Make sure you understand which part of the element is a tag, which part is an attribute, which part is an attribute value and which part is the element contents.
Word 2016 is similar to Word 2013 and Word 2010. If you’ve previously used either version, then Word 2016 should feel familiar. But if you are new to Word or have more experience with older versions, you should first take some time to become familiar with the Word 2016 interface.
The Word interface
When you open Word for the first time, the Start Screen will appear. From here, you’ll be able to create a new document, choose a template, and access your recently edited documents. From the Start Screen, locate and select Blank document to access the Word interface.
Click the buttons in the interactive below to learn more about the Word interface:
Working with the Word environment
Like other recent versions, Word 2016 continues to use features like the Ribbon and the Quick Access Toolbar—where you will find commands to perform common tasks in Word—as well as Backstage view.
Word uses a tabbed Ribbon system instead of traditional menus. The Ribbon contains multiple tabs, which you can find near the top of the Word window.
Each tab contains several groups of related commands. For example, the Font group on the Home tab contains commands for formatting text in your document.
Some groups also have a small arrow in the bottom-right corner that you can click for even more options.
Showing and hiding the Ribbon
If you you find that the Ribbon takes up too much screen space, you can hide it. To do this, click the Ribbon Display Options arrow in the upper-right corner of the Ribbon, then select the desired option from the drop-down menu:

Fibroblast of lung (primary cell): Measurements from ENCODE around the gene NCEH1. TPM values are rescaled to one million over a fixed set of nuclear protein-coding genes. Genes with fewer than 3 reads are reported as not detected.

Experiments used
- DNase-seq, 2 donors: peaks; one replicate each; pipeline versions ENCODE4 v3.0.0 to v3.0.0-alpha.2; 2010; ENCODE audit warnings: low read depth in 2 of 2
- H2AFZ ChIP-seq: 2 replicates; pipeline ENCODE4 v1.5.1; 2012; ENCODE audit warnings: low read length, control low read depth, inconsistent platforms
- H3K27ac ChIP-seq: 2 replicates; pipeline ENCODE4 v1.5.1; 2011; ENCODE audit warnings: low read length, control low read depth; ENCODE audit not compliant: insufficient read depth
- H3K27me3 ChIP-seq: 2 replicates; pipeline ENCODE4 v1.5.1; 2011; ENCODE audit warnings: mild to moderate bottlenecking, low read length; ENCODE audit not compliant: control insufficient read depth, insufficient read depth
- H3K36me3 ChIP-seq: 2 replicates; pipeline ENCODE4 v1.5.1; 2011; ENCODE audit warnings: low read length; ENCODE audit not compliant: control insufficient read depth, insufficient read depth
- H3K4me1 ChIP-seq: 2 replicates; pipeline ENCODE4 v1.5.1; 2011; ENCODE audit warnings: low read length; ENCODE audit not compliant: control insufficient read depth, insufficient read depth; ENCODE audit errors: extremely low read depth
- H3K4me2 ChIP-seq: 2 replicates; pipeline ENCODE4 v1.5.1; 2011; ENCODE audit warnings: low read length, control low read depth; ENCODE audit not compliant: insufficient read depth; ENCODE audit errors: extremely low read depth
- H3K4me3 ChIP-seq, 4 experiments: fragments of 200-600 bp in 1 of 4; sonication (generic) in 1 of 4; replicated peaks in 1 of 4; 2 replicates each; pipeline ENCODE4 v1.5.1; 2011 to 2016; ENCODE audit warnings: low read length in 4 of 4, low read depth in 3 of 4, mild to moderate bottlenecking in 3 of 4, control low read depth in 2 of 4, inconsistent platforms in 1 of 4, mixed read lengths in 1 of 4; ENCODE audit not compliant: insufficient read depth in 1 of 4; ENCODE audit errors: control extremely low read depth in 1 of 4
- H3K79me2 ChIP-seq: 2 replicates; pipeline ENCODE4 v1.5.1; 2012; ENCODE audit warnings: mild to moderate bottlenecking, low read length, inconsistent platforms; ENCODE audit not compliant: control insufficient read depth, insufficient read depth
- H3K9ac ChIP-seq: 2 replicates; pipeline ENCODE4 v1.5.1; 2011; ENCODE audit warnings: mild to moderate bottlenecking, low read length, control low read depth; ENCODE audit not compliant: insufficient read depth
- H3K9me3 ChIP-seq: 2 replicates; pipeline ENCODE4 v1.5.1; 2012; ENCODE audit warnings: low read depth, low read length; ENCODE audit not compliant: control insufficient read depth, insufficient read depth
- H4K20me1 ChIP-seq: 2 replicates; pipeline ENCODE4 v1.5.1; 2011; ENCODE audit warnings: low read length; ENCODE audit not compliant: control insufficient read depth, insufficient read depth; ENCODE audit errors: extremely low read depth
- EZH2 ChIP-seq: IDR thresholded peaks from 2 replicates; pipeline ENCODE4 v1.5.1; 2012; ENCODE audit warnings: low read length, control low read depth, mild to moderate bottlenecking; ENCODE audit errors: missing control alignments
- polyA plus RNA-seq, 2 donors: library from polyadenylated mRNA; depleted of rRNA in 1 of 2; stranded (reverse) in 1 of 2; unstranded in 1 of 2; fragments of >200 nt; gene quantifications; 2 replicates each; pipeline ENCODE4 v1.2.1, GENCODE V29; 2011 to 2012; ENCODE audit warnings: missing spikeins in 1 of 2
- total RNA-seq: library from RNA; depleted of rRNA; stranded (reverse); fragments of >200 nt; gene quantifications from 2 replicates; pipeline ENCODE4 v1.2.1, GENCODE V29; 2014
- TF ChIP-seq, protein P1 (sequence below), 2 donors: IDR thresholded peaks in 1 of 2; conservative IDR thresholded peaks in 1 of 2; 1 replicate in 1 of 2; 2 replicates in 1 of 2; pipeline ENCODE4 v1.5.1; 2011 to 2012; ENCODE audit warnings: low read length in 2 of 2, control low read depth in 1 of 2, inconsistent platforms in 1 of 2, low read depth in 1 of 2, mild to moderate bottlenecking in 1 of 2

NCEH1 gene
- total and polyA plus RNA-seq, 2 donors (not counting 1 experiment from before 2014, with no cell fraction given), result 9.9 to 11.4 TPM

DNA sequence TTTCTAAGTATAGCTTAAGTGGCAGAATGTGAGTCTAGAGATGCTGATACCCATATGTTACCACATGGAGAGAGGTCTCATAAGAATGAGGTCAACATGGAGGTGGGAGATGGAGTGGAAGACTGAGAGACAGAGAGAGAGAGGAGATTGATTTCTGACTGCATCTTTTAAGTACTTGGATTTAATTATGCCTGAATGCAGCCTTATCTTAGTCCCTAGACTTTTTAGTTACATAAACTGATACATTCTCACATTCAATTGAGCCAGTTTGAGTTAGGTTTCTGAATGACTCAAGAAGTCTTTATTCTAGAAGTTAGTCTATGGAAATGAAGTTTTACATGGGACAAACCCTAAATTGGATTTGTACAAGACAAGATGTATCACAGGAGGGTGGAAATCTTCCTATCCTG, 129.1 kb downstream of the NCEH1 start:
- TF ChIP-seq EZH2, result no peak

- Auto-hide Ribbon: Auto-hide displays your document in full-screen mode and completely hides the Ribbon from view. To show the Ribbon, click the Expand Ribbon command at the top of screen.
- Show Tabs: This option hides all command groups when they’re not in use, but tabs will remain visible. To show the Ribbon, simply click a tab.
- Show Tabs and Commands: This option maximizes the Ribbon. All of the tabs and commands will be visible. This option is selected by default when you open Word for the first time.
To learn how to add custom tabs and commands to the Ribbon, review our Extra on Customizing the Ribbon.
Using the Tell me feature
If you’re having trouble finding command you want, the Tell Me feature can help. It works just like a regular search bar: Type what you’re looking for, and a list of options will appear. You can then use the command directly from the menu without having to find it on the Ribbon.